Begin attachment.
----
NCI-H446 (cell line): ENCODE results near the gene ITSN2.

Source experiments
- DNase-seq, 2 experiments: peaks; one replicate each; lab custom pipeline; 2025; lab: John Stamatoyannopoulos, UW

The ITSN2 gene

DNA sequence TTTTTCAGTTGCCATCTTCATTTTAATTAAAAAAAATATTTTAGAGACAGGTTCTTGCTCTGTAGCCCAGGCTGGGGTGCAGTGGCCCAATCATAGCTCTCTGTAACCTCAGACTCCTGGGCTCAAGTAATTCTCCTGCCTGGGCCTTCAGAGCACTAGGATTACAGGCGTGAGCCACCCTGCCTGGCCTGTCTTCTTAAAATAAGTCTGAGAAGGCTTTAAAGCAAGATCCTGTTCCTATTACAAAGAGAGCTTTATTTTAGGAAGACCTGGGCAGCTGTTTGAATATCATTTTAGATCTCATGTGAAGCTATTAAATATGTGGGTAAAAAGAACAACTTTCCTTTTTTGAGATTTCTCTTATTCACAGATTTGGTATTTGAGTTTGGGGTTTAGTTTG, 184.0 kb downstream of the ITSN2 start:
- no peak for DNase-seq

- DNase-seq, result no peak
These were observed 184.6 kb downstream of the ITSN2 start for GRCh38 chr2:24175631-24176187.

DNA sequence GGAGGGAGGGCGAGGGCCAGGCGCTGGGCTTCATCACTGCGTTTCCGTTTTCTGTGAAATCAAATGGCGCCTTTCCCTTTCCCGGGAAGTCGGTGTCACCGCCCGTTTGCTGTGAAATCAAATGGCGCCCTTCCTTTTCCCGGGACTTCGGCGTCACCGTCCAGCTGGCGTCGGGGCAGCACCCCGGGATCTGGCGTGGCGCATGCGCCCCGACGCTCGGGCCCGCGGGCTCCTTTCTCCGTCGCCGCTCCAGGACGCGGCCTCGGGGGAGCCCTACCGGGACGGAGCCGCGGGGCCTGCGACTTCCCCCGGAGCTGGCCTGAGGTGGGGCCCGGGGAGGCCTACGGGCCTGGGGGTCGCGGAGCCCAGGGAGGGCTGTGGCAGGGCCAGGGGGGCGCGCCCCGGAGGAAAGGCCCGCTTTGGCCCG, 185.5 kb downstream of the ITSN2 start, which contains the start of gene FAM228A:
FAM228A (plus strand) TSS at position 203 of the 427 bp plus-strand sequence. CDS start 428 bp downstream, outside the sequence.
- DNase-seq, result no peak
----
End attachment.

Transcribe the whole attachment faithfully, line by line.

NCI-H446 (cell line): ENCODE results near the gene ITSN2.

Source experiments
- DNase-seq, 2 experiments: peaks; one replicate each; lab custom pipeline; 2025; lab: John Stamatoyannopoulos, UW

The ITSN2 gene

DNA sequence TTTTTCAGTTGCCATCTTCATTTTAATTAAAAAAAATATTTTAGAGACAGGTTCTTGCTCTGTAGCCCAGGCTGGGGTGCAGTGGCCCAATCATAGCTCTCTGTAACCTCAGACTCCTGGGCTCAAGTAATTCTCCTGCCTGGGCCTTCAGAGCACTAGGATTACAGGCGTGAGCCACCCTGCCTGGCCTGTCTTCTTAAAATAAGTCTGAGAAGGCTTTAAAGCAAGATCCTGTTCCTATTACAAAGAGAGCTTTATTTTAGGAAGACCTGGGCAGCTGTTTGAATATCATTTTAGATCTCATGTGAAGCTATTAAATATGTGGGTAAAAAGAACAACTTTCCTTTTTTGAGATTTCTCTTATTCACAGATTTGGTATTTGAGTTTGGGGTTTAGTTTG, 184.0 kb downstream of the ITSN2 start:
- no peak for DNase-seq

- DNase-seq, result no peak
These were observed 184.6 kb downstream of the ITSN2 start for GRCh38 chr2:24175631-24176187.

DNA sequence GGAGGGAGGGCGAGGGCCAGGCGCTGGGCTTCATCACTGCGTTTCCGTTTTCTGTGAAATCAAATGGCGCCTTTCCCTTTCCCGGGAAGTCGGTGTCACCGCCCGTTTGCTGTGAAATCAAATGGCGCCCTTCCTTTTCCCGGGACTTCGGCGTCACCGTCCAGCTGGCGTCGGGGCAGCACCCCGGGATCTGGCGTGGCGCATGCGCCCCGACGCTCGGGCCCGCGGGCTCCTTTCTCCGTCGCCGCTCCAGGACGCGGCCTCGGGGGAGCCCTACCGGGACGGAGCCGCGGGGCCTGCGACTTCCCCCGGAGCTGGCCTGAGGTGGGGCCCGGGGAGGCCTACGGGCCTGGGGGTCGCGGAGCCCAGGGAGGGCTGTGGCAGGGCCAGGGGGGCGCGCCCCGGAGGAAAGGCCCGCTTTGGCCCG, 185.5 kb downstream of the ITSN2 start, which contains the start of gene FAM228A:
FAM228A (plus strand) TSS at position 203 of the 427 bp plus-strand sequence. CDS start 428 bp downstream, outside the sequence.
- DNase-seq, result no peak